Thursday, November 6, 2014


Somehow I seem to have gotten on to a theme of gadgets. I was watching something on the local PBS station and as is customary when a show ends a bit before the hour mark, there was a short clip. This time it was one from a series called the History Quiz, where people are given strange objects from the past and try to figure out what they were used for. Here's what they were asked to look at in this episode.

So a densiometer measures the shade coverage by the leaves of trees above. It's not to be confused with a densitometer, which Google continually wants to steer me to and which has a variety of meanings, but which seems to mainly have to do with optical density, or how much light passes through or is absorbed by  an object. Yeah, let's not go too far down that road right now.

As the little clip shows, the densiometer, by measuring shade, can tell various things about an ecosystem, including its health. The one in the clip is pretty fancy. But guess what, kids? You can make your own with stuff you have at home. It won't look like this:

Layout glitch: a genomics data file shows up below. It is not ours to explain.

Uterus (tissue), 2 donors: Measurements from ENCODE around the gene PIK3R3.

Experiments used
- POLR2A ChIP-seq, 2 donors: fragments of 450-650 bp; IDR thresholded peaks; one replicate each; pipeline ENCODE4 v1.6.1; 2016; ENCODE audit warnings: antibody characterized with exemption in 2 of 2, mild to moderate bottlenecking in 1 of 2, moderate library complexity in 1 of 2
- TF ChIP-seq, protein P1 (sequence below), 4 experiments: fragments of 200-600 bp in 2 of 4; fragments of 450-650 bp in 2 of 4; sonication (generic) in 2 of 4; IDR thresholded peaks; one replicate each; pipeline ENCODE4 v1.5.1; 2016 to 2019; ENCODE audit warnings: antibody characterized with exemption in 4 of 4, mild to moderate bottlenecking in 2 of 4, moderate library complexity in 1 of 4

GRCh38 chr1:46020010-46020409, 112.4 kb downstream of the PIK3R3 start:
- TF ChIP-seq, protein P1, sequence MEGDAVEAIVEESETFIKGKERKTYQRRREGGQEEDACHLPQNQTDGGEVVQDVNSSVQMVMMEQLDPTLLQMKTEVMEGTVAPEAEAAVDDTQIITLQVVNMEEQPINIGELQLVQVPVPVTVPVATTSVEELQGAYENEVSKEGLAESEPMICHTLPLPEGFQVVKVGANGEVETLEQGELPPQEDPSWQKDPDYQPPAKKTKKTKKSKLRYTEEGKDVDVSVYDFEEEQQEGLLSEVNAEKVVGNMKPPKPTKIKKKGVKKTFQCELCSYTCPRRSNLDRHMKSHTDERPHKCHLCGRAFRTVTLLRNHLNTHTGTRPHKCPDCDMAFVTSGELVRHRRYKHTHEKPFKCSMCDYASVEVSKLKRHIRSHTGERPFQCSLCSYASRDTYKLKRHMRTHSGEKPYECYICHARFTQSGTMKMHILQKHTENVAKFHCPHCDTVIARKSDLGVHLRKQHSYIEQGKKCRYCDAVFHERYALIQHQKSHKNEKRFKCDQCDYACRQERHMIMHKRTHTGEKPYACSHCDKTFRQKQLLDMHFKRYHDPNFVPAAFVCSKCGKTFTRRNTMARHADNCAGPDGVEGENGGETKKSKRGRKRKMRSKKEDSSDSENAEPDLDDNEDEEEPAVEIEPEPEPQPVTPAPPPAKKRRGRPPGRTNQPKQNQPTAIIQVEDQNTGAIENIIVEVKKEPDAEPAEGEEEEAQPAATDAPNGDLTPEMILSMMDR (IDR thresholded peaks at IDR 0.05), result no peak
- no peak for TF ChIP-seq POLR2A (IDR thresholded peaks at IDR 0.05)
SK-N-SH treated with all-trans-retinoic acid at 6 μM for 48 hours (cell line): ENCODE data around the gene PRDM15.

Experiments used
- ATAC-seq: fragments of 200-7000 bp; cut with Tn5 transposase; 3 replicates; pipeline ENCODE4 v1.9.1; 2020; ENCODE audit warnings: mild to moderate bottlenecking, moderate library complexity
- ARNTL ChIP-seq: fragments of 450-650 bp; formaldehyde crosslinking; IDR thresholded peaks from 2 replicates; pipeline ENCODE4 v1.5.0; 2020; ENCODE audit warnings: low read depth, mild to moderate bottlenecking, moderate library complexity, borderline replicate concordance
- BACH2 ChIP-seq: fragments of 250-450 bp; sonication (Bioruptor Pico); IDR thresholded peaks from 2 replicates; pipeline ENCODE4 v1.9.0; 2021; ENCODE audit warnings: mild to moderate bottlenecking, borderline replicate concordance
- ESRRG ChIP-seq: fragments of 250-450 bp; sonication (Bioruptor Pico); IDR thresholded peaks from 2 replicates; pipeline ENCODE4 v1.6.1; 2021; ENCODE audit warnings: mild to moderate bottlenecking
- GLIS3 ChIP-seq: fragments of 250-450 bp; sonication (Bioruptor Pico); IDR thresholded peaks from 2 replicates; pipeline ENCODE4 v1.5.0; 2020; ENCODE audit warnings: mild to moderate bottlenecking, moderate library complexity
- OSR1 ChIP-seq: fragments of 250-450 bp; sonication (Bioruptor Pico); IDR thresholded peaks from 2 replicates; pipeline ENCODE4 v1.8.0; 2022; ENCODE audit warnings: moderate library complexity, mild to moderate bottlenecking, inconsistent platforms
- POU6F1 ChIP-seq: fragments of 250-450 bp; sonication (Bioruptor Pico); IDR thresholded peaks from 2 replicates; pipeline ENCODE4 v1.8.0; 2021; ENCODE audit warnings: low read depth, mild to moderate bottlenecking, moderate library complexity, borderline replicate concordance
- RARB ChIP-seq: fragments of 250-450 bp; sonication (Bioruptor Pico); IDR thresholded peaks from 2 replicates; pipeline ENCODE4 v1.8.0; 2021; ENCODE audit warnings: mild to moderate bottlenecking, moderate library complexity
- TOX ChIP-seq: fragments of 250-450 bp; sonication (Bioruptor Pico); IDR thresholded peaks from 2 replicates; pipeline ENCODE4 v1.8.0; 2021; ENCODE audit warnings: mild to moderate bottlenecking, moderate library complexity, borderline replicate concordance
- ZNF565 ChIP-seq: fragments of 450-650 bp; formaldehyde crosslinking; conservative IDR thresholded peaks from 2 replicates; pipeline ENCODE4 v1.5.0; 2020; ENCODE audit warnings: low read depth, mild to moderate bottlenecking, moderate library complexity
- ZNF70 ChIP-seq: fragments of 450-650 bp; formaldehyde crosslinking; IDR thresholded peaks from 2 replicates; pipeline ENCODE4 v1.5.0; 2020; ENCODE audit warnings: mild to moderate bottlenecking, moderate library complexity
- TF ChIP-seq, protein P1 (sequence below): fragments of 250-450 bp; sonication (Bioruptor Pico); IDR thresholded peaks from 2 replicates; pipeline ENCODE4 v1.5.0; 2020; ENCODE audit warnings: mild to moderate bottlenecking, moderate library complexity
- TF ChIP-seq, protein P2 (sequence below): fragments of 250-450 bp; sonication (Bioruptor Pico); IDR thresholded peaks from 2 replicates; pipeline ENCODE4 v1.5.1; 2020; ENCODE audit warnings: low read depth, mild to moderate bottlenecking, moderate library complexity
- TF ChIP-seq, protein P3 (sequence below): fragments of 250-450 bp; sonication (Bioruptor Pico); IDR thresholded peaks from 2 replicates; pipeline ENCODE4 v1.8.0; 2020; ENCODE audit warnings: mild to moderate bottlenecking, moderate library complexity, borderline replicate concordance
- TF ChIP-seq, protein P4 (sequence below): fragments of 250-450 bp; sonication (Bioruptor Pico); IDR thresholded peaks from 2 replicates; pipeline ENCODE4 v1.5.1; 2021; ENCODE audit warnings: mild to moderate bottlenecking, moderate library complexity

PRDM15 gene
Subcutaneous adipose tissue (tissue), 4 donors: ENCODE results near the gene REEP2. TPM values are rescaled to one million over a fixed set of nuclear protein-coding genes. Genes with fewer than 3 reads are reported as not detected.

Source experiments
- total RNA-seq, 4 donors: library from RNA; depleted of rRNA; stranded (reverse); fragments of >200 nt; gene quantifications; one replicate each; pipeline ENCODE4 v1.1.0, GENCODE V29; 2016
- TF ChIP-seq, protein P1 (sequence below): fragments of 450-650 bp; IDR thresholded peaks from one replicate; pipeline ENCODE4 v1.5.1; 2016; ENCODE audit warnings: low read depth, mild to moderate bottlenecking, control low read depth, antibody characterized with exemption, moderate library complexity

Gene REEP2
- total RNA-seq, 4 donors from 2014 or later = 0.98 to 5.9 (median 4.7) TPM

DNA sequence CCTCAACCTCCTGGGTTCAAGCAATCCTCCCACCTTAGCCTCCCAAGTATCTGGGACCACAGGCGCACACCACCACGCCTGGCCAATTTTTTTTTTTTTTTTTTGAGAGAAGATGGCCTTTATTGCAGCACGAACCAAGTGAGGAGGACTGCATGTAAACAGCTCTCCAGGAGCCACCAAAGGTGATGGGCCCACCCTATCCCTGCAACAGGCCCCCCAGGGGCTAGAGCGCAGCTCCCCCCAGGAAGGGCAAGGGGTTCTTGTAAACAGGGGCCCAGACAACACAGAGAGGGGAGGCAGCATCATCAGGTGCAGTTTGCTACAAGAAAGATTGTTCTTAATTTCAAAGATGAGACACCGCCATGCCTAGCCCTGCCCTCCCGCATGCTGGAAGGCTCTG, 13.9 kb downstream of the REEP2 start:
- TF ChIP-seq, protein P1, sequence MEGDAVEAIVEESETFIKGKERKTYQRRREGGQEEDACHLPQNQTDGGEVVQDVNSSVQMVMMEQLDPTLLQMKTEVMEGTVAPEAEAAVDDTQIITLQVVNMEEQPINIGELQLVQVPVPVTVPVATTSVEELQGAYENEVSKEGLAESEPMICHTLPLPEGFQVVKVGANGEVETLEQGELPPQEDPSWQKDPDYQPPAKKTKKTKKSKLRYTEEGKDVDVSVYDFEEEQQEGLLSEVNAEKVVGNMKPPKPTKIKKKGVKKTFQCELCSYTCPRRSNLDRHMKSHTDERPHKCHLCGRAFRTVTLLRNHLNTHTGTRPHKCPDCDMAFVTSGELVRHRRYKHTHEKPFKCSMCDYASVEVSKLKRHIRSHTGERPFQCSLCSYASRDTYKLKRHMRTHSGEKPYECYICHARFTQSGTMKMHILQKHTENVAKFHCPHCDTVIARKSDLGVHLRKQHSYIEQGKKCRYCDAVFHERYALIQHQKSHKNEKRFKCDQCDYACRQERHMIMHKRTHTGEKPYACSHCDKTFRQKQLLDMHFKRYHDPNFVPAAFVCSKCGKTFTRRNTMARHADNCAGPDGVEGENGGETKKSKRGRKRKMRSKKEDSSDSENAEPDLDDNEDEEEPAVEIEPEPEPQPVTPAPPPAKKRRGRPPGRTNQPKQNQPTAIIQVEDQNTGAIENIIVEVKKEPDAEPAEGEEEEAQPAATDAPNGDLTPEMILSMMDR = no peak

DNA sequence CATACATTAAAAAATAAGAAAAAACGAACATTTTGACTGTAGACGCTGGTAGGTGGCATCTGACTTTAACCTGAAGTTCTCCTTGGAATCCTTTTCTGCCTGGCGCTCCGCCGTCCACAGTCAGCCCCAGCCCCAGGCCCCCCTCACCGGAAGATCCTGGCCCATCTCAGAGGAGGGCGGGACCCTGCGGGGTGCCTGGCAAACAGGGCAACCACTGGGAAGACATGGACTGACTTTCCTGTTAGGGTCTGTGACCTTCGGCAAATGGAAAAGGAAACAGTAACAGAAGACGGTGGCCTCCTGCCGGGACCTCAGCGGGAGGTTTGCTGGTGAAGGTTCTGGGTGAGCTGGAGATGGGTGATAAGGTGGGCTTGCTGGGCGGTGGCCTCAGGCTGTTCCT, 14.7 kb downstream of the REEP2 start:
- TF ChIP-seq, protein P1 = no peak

But it still looks pretty fun.


  1. Oh, my gosh. The response to "What's a densitometer?" ought to be "Huh?"

  2. Yes, even if you were savvy about densitometers, you could still be dense about densiometers. And apparently Google is, because it just rewrote the word for me behind my back. But I corrected it.

  3. Greetings! I'm doing some work for teacher development at Hamline University's Center for Global Environmental Ed. I'm seeking your permission to use your photograph of a densiometer from this post. We aren't charging money for this curriculum. We are creating a virtual forest transect experience for middle school students and teachers. Please let me know. Thank you.